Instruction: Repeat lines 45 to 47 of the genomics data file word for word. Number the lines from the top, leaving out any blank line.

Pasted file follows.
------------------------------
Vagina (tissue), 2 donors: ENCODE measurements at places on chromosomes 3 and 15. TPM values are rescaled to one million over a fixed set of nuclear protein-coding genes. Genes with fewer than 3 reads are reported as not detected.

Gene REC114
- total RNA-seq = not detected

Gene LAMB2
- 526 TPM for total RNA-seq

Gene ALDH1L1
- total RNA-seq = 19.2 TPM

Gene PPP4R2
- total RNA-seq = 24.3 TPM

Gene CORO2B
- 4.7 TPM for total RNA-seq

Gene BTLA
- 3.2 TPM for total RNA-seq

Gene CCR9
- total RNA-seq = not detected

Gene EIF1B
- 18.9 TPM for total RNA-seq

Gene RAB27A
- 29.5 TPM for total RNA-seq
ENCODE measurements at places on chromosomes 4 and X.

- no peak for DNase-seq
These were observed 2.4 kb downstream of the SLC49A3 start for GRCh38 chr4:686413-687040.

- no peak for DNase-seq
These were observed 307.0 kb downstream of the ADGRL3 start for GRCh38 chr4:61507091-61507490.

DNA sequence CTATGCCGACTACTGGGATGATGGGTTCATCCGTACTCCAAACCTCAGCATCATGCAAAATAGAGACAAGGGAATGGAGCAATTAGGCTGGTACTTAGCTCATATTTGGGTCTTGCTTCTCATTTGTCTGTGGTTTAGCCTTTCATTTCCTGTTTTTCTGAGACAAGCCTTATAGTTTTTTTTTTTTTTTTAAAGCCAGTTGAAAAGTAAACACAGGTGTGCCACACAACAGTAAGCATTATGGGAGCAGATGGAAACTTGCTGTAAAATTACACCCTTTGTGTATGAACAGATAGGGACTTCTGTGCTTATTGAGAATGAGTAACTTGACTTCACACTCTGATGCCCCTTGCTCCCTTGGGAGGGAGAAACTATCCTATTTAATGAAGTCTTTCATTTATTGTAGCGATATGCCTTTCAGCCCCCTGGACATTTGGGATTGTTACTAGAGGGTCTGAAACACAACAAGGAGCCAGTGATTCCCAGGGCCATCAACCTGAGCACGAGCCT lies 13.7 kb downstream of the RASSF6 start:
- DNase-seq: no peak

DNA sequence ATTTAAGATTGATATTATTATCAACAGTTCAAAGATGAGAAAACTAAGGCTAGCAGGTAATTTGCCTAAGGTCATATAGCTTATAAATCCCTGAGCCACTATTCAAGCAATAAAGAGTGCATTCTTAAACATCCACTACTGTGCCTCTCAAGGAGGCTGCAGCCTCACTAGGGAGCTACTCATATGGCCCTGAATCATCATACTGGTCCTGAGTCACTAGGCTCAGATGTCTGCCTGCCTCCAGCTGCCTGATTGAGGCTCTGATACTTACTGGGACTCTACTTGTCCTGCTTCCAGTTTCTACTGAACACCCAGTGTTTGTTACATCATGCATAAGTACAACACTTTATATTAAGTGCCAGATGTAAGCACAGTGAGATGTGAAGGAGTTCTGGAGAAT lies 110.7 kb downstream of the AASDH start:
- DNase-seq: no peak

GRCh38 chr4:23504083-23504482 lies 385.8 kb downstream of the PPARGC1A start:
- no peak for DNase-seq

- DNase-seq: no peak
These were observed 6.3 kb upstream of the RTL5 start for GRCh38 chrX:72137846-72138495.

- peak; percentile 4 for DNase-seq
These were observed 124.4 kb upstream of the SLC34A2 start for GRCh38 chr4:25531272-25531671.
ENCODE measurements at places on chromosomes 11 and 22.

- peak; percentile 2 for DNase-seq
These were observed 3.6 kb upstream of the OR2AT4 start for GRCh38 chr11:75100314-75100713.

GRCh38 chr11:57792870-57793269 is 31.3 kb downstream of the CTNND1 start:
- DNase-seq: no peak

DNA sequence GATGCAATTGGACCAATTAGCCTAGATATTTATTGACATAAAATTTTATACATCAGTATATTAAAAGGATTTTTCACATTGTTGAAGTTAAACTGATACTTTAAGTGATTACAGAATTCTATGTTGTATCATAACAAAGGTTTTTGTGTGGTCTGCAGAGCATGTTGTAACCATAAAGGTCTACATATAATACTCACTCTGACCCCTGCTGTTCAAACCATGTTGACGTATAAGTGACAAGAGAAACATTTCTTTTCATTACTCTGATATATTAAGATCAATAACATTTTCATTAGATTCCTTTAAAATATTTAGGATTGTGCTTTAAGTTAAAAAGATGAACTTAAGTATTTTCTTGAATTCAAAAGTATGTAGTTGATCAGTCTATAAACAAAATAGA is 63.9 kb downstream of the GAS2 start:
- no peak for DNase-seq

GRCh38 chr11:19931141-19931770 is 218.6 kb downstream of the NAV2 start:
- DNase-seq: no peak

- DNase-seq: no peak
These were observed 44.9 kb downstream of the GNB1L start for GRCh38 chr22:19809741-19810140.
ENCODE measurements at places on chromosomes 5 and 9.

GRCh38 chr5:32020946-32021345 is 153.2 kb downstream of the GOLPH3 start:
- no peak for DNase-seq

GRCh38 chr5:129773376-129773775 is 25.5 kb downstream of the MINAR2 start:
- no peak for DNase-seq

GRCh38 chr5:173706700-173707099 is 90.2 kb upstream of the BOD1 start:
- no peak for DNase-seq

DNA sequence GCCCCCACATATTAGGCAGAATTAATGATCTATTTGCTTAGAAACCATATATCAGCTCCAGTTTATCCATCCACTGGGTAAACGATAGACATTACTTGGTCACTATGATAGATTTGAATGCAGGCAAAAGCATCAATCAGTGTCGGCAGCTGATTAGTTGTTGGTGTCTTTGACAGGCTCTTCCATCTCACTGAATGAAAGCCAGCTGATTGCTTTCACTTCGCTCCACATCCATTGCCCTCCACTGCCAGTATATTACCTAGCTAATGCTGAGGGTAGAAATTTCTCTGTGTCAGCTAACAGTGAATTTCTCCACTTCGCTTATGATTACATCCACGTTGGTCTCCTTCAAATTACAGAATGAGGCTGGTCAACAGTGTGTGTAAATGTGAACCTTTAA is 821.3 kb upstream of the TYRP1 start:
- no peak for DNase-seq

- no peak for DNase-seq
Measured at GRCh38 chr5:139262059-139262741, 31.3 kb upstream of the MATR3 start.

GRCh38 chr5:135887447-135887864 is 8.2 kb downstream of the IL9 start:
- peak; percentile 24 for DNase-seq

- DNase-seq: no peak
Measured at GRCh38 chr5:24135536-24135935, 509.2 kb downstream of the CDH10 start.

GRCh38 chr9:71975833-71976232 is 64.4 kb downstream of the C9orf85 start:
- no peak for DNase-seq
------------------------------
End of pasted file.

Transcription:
These were observed 44.9 kb downstream of the GNB1L start for GRCh38 chr22:19809741-19810140.
ENCODE measurements at places on chromosomes 5 and 9.

GRCh38 chr5:32020946-32021345 is 153.2 kb downstream of the GOLPH3 start: